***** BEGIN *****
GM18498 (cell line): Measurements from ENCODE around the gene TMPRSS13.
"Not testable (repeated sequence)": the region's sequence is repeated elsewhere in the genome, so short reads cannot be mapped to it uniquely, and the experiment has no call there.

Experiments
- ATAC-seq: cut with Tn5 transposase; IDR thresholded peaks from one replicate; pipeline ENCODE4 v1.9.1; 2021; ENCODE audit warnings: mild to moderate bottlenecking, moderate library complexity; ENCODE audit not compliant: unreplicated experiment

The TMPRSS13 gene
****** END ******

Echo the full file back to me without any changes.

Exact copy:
GM18498 (cell line): Measurements from ENCODE around the gene TMPRSS13.
"Not testable (repeated sequence)": the region's sequence is repeated elsewhere in the genome, so short reads cannot be mapped to it uniquely, and the experiment has no call there.

Experiments
- ATAC-seq: cut with Tn5 transposase; IDR thresholded peaks from one replicate; pipeline ENCODE4 v1.9.1; 2021; ENCODE audit warnings: mild to moderate bottlenecking, moderate library complexity; ENCODE audit not compliant: unreplicated experiment

The TMPRSS13 gene